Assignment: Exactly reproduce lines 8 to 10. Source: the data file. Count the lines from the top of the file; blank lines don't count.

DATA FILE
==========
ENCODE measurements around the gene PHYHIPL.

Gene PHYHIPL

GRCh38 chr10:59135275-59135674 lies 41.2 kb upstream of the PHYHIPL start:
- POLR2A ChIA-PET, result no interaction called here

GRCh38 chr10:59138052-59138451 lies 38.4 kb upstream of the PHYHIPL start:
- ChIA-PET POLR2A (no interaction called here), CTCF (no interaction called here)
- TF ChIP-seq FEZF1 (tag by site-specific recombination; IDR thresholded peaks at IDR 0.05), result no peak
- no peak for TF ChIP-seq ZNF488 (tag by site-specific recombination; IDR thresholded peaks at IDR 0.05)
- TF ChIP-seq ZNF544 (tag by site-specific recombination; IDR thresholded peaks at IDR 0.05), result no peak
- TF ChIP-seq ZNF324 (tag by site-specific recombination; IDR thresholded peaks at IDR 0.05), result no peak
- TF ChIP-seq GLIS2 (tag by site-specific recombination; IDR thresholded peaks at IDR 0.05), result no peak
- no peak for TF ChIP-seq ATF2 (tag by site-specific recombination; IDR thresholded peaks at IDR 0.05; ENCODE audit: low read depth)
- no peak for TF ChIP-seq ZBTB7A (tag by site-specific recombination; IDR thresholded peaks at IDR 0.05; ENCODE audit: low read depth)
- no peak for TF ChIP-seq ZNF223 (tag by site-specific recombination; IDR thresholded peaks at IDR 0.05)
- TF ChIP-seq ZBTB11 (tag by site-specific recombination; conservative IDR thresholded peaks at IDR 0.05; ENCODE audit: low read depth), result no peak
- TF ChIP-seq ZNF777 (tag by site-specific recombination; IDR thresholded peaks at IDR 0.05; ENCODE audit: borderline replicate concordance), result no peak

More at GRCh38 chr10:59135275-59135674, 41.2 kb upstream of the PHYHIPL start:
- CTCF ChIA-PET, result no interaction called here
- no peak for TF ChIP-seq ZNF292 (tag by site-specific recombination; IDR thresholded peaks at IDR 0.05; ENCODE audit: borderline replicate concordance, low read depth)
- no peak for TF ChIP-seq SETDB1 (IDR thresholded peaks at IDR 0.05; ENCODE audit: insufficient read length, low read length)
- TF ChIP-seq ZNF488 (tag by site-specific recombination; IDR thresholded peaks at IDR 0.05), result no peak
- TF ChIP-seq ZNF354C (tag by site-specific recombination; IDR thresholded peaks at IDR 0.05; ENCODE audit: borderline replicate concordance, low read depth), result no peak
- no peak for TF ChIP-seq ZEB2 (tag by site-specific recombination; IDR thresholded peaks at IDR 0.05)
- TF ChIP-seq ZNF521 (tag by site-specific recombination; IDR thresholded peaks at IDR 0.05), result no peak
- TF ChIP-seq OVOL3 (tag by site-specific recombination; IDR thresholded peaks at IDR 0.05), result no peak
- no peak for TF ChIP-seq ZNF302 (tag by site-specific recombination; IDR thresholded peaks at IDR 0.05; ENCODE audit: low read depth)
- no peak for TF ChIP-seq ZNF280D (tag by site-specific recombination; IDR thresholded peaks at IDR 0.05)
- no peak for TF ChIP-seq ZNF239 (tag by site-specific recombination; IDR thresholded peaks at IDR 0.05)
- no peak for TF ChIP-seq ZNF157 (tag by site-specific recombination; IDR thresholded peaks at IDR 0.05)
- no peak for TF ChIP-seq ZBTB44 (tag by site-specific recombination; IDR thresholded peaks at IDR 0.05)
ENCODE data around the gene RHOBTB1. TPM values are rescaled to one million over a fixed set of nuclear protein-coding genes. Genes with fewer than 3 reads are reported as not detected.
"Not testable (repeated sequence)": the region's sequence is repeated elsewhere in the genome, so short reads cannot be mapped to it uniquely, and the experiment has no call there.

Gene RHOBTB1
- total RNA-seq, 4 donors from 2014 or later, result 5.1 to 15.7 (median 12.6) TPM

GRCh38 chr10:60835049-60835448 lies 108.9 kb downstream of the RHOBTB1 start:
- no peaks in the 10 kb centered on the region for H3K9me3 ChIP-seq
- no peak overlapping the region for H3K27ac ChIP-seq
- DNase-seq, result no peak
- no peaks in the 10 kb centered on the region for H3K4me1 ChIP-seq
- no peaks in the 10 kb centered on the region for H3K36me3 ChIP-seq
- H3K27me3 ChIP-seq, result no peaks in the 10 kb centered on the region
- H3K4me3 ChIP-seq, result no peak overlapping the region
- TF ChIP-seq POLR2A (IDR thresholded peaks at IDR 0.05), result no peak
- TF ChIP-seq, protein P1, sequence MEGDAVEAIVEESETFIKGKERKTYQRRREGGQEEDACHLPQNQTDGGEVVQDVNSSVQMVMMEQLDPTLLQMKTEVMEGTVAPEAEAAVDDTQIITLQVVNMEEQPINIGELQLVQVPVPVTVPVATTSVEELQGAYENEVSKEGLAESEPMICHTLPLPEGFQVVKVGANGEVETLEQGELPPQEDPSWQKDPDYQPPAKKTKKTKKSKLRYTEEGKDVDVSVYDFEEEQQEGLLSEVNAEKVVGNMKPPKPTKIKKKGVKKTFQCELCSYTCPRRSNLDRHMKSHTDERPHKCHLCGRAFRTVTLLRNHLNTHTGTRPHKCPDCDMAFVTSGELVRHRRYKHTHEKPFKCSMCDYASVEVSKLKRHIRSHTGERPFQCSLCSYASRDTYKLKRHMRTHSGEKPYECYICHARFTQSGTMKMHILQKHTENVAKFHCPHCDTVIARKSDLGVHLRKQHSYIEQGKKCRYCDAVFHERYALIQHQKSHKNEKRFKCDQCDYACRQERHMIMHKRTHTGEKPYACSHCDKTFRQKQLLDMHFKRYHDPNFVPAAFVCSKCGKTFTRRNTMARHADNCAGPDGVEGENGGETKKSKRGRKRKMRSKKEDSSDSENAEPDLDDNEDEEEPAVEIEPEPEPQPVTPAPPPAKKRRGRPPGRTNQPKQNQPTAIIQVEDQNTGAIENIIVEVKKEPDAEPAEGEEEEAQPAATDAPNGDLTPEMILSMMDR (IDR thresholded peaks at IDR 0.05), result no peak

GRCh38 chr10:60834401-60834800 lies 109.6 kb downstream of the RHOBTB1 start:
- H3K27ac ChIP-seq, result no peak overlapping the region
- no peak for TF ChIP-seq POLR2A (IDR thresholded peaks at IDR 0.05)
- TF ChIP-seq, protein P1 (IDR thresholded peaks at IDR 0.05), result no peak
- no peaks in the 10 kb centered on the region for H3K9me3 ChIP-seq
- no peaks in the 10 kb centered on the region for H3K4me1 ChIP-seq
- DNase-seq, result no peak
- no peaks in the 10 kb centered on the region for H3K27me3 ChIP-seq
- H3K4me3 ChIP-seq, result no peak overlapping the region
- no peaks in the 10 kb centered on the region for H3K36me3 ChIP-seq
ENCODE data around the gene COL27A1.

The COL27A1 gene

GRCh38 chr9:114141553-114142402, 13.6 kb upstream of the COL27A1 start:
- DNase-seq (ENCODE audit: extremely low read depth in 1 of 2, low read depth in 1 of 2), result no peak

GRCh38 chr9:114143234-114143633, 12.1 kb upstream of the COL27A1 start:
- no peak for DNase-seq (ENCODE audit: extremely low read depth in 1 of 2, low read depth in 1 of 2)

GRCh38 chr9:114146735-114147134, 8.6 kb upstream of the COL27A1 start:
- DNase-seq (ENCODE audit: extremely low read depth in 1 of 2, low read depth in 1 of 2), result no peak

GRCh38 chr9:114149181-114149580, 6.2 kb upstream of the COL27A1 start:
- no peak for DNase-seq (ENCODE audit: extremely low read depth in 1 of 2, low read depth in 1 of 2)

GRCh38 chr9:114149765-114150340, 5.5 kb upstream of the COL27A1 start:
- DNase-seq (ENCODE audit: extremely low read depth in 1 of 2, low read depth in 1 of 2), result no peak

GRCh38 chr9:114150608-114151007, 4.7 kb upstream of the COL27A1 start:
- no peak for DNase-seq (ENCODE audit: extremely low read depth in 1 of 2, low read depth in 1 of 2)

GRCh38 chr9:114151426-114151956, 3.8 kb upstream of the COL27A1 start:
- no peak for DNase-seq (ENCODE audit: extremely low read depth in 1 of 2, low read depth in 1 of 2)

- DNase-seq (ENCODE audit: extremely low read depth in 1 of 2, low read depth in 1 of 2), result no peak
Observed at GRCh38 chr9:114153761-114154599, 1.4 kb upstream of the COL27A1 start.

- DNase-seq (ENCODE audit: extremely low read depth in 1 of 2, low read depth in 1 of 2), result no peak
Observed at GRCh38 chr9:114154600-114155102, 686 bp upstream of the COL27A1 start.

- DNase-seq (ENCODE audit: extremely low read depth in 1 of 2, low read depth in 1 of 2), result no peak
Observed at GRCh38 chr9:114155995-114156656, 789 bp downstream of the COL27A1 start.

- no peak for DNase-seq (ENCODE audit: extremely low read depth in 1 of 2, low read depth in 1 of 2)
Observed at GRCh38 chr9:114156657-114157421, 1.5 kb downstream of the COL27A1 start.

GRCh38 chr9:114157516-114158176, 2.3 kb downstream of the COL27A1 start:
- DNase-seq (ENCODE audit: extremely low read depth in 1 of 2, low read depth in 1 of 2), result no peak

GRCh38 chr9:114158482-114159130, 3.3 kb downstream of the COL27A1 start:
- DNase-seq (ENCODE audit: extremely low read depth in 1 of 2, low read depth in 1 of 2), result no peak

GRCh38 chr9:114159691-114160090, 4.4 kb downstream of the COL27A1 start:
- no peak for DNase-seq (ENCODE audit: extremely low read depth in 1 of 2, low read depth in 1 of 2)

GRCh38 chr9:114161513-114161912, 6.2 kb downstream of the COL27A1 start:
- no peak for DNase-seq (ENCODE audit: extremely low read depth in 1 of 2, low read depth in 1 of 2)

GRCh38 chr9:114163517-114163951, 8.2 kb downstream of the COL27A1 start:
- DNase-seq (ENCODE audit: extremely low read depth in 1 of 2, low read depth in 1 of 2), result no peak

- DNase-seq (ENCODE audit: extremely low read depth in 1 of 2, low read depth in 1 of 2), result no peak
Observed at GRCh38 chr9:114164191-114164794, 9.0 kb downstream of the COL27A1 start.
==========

- no peak for TF ChIP-seq ZNF488 (tag by site-specific recombination; IDR thresholded peaks at IDR 0.05)
- TF ChIP-seq ZNF544 (tag by site-specific recombination; IDR thresholded peaks at IDR 0.05), result no peak
- TF ChIP-seq ZNF324 (tag by site-specific recombination; IDR thresholded peaks at IDR 0.05), result no peak